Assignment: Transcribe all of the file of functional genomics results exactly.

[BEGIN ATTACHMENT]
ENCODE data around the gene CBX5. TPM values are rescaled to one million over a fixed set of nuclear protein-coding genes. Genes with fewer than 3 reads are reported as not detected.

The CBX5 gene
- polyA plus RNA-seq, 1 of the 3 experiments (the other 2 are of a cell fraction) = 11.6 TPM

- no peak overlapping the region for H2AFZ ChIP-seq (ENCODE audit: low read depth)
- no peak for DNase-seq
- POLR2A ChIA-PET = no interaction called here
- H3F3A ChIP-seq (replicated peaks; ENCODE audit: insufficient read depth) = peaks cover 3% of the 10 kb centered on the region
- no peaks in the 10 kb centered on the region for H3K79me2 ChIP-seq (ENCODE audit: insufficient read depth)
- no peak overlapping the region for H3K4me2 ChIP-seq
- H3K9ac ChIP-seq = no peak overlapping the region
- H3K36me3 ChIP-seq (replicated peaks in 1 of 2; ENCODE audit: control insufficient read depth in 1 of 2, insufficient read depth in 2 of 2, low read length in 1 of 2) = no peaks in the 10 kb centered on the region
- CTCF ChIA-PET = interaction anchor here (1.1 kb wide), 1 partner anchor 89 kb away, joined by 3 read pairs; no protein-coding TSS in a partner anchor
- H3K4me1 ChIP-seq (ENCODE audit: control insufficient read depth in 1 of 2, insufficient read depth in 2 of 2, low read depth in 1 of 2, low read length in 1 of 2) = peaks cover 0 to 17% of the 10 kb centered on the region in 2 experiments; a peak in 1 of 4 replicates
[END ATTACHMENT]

ENCODE data around the gene CBX5. TPM values are rescaled to one million over a fixed set of nuclear protein-coding genes. Genes with fewer than 3 reads are reported as not detected.

The CBX5 gene
- polyA plus RNA-seq, 1 of the 3 experiments (the other 2 are of a cell fraction) = 11.6 TPM

- no peak overlapping the region for H2AFZ ChIP-seq (ENCODE audit: low read depth)
- no peak for DNase-seq
- POLR2A ChIA-PET = no interaction called here
- H3F3A ChIP-seq (replicated peaks; ENCODE audit: insufficient read depth) = peaks cover 3% of the 10 kb centered on the region
- no peaks in the 10 kb centered on the region for H3K79me2 ChIP-seq (ENCODE audit: insufficient read depth)
- no peak overlapping the region for H3K4me2 ChIP-seq
- H3K9ac ChIP-seq = no peak overlapping the region
- H3K36me3 ChIP-seq (replicated peaks in 1 of 2; ENCODE audit: control insufficient read depth in 1 of 2, insufficient read depth in 2 of 2, low read length in 1 of 2) = no peaks in the 10 kb centered on the region
- CTCF ChIA-PET = interaction anchor here (1.1 kb wide), 1 partner anchor 89 kb away, joined by 3 read pairs; no protein-coding TSS in a partner anchor
- H3K4me1 ChIP-seq (ENCODE audit: control insufficient read depth in 1 of 2, insufficient read depth in 2 of 2, low read depth in 1 of 2, low read length in 1 of 2) = peaks cover 0 to 17% of the 10 kb centered on the region in 2 experiments; a peak in 1 of 4 replicates